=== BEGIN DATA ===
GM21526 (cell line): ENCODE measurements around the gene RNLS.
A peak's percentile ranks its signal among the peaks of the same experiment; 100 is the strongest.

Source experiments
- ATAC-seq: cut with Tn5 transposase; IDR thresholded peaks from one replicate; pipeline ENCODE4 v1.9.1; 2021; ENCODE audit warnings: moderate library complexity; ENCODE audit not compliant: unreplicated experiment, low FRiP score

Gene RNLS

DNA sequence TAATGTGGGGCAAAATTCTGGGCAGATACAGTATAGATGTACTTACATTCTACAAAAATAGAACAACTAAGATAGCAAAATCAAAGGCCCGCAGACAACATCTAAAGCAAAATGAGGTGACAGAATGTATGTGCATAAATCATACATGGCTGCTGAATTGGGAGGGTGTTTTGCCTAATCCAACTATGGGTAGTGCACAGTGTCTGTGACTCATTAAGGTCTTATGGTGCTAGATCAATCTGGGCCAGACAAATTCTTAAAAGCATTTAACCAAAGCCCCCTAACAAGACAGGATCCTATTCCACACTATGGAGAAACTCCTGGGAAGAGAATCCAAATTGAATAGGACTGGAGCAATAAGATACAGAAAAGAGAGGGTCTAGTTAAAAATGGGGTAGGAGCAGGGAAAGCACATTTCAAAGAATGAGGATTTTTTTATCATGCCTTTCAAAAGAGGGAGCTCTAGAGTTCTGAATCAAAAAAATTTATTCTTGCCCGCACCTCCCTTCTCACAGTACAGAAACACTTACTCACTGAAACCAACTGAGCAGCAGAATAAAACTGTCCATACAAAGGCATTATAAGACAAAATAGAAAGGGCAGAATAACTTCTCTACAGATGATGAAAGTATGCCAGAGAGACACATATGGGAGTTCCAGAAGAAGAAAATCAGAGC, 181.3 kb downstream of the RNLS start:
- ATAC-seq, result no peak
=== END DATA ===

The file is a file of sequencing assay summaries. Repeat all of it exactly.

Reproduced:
GM21526 (cell line): ENCODE measurements around the gene RNLS.
A peak's percentile ranks its signal among the peaks of the same experiment; 100 is the strongest.

Source experiments
- ATAC-seq: cut with Tn5 transposase; IDR thresholded peaks from one replicate; pipeline ENCODE4 v1.9.1; 2021; ENCODE audit warnings: moderate library complexity; ENCODE audit not compliant: unreplicated experiment, low FRiP score

Gene RNLS

DNA sequence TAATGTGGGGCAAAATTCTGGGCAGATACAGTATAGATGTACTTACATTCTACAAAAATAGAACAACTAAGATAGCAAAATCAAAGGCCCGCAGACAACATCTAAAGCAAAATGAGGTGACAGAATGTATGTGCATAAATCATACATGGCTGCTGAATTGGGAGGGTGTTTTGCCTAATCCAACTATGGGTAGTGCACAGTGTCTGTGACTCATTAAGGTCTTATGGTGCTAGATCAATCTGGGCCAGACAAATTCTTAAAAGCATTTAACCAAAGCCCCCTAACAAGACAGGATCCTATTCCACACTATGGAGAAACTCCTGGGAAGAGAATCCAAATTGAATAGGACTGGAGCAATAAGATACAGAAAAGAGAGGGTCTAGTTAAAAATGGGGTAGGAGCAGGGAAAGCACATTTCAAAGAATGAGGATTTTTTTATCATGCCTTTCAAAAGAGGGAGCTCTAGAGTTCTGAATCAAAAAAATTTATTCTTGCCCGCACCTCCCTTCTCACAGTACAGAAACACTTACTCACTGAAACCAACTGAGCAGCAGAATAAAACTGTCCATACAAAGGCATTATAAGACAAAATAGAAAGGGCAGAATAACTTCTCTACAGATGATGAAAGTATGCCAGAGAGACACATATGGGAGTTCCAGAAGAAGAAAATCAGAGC, 181.3 kb downstream of the RNLS start:
- ATAC-seq, result no peak